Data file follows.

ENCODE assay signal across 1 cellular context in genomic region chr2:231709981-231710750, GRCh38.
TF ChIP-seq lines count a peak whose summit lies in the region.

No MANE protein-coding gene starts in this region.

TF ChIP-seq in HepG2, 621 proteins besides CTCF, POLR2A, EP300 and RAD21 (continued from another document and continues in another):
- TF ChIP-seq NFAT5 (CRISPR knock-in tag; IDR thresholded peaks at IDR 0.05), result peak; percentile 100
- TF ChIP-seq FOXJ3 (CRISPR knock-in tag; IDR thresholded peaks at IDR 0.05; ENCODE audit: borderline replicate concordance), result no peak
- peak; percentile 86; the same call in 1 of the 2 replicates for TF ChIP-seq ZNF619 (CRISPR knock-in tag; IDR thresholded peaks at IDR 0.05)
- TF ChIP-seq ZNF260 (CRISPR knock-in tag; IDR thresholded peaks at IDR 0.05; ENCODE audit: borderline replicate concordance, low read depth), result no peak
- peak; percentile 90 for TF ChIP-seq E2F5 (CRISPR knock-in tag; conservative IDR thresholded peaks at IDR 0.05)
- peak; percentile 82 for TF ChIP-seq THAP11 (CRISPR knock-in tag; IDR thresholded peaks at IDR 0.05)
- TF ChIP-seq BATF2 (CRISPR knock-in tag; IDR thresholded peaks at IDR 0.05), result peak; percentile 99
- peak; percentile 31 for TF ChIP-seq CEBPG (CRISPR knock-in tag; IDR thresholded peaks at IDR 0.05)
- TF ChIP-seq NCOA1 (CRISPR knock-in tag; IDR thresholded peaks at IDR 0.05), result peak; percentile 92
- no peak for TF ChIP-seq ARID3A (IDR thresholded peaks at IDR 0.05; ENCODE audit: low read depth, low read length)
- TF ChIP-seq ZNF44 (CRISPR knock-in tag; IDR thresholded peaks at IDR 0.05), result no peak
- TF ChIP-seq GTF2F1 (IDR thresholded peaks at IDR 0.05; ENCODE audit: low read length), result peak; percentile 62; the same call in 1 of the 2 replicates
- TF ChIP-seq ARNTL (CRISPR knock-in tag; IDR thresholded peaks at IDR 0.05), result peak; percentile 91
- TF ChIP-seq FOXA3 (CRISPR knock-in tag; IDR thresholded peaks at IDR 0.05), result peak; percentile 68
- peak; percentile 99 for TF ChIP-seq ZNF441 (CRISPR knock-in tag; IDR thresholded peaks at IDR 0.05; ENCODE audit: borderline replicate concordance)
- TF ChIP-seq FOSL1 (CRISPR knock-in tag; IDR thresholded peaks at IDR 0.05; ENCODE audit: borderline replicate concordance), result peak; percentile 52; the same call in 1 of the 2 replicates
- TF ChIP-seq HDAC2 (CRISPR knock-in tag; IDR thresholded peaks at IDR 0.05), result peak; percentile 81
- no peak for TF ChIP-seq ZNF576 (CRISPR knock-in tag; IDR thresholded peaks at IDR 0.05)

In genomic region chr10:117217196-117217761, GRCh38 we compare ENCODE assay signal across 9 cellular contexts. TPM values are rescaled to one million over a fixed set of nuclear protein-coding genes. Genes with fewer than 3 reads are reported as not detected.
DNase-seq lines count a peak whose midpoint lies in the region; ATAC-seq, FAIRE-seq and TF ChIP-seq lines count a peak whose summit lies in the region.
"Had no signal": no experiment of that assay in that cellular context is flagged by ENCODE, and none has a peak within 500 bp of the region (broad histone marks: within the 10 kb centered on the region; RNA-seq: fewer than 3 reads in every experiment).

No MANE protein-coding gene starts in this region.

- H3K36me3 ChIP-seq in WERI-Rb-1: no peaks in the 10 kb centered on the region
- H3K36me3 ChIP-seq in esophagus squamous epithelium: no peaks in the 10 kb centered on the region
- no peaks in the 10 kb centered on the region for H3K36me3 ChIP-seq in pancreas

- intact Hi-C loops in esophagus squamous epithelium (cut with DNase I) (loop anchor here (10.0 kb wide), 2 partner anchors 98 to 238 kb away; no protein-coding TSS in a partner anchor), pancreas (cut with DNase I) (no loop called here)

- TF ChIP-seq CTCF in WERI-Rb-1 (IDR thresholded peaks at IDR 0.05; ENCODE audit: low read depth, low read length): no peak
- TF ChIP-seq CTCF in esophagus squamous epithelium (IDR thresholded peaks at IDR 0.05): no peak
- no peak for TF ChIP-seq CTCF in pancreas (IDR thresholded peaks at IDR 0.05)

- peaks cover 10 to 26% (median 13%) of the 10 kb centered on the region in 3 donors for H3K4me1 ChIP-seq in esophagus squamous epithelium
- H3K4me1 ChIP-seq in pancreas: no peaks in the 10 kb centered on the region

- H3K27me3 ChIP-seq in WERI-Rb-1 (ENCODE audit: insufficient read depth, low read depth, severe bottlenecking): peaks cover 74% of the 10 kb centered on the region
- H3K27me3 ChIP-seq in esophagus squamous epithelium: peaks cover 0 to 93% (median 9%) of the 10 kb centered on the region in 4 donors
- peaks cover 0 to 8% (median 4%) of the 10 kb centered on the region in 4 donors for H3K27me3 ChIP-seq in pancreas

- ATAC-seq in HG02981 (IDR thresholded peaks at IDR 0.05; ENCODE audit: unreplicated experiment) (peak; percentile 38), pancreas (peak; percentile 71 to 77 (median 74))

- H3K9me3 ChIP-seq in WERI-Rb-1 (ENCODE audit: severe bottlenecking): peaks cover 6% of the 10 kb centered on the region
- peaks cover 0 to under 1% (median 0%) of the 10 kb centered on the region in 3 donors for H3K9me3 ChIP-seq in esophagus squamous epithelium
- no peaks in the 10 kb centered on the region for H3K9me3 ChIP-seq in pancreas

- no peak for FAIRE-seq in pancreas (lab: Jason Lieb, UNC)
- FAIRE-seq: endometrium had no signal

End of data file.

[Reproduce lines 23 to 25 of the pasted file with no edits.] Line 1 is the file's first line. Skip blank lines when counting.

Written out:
In genomic region chr10:117217196-117217761, GRCh38 we compare ENCODE assay signal across 9 cellular contexts. TPM values are rescaled to one million over a fixed set of nuclear protein-coding genes. Genes with fewer than 3 reads are reported as not detected.
DNase-seq lines count a peak whose midpoint lies in the region; ATAC-seq, FAIRE-seq and TF ChIP-seq lines count a peak whose summit lies in the region.
"Had no signal": no experiment of that assay in that cellular context is flagged by ENCODE, and none has a peak within 500 bp of the region (broad histone marks: within the 10 kb centered on the region; RNA-seq: fewer than 3 reads in every experiment).